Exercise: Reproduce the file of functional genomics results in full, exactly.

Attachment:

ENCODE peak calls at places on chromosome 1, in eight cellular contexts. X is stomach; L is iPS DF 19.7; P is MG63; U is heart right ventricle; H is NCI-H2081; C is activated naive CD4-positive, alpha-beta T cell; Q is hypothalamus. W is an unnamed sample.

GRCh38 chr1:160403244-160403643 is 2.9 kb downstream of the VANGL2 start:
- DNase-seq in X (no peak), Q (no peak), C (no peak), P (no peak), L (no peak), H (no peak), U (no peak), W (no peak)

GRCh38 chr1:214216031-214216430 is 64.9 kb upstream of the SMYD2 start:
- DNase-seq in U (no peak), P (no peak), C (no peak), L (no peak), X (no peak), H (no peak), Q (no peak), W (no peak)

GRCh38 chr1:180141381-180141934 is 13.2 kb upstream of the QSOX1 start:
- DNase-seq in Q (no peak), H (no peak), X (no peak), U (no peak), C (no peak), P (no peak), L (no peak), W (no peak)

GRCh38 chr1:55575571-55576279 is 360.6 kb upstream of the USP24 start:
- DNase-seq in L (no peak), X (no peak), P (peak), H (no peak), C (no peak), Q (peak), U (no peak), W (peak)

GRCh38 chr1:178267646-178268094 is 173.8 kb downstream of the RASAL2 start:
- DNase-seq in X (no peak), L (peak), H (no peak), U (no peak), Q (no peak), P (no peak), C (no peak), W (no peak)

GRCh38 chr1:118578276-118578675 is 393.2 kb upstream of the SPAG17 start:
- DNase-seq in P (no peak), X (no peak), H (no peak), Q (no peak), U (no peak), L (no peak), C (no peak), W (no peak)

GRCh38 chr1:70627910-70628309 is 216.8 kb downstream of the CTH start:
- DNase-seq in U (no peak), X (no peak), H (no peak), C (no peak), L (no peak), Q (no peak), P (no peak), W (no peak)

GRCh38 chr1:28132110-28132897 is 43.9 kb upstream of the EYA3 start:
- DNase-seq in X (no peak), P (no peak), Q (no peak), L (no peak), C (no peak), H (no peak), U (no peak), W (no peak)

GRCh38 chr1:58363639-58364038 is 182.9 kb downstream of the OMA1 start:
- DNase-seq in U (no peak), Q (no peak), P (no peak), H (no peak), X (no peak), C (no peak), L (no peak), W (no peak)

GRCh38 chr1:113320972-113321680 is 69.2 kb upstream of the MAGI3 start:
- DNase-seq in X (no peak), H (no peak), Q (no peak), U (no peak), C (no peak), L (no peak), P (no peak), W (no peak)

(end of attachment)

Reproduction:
ENCODE peak calls at places on chromosome 1, in eight cellular contexts. X is stomach; L is iPS DF 19.7; P is MG63; U is heart right ventricle; H is NCI-H2081; C is activated naive CD4-positive, alpha-beta T cell; Q is hypothalamus. W is an unnamed sample.

GRCh38 chr1:160403244-160403643 is 2.9 kb downstream of the VANGL2 start:
- DNase-seq in X (no peak), Q (no peak), C (no peak), P (no peak), L (no peak), H (no peak), U (no peak), W (no peak)

GRCh38 chr1:214216031-214216430 is 64.9 kb upstream of the SMYD2 start:
- DNase-seq in U (no peak), P (no peak), C (no peak), L (no peak), X (no peak), H (no peak), Q (no peak), W (no peak)

GRCh38 chr1:180141381-180141934 is 13.2 kb upstream of the QSOX1 start:
- DNase-seq in Q (no peak), H (no peak), X (no peak), U (no peak), C (no peak), P (no peak), L (no peak), W (no peak)

GRCh38 chr1:55575571-55576279 is 360.6 kb upstream of the USP24 start:
- DNase-seq in L (no peak), X (no peak), P (peak), H (no peak), C (no peak), Q (peak), U (no peak), W (peak)

GRCh38 chr1:178267646-178268094 is 173.8 kb downstream of the RASAL2 start:
- DNase-seq in X (no peak), L (peak), H (no peak), U (no peak), Q (no peak), P (no peak), C (no peak), W (no peak)

GRCh38 chr1:118578276-118578675 is 393.2 kb upstream of the SPAG17 start:
- DNase-seq in P (no peak), X (no peak), H (no peak), Q (no peak), U (no peak), L (no peak), C (no peak), W (no peak)

GRCh38 chr1:70627910-70628309 is 216.8 kb downstream of the CTH start:
- DNase-seq in U (no peak), X (no peak), H (no peak), C (no peak), L (no peak), Q (no peak), P (no peak), W (no peak)

GRCh38 chr1:28132110-28132897 is 43.9 kb upstream of the EYA3 start:
- DNase-seq in X (no peak), P (no peak), Q (no peak), L (no peak), C (no peak), H (no peak), U (no peak), W (no peak)

GRCh38 chr1:58363639-58364038 is 182.9 kb downstream of the OMA1 start:
- DNase-seq in U (no peak), Q (no peak), P (no peak), H (no peak), X (no peak), C (no peak), L (no peak), W (no peak)

GRCh38 chr1:113320972-113321680 is 69.2 kb upstream of the MAGI3 start:
- DNase-seq in X (no peak), H (no peak), Q (no peak), U (no peak), C (no peak), L (no peak), P (no peak), W (no peak)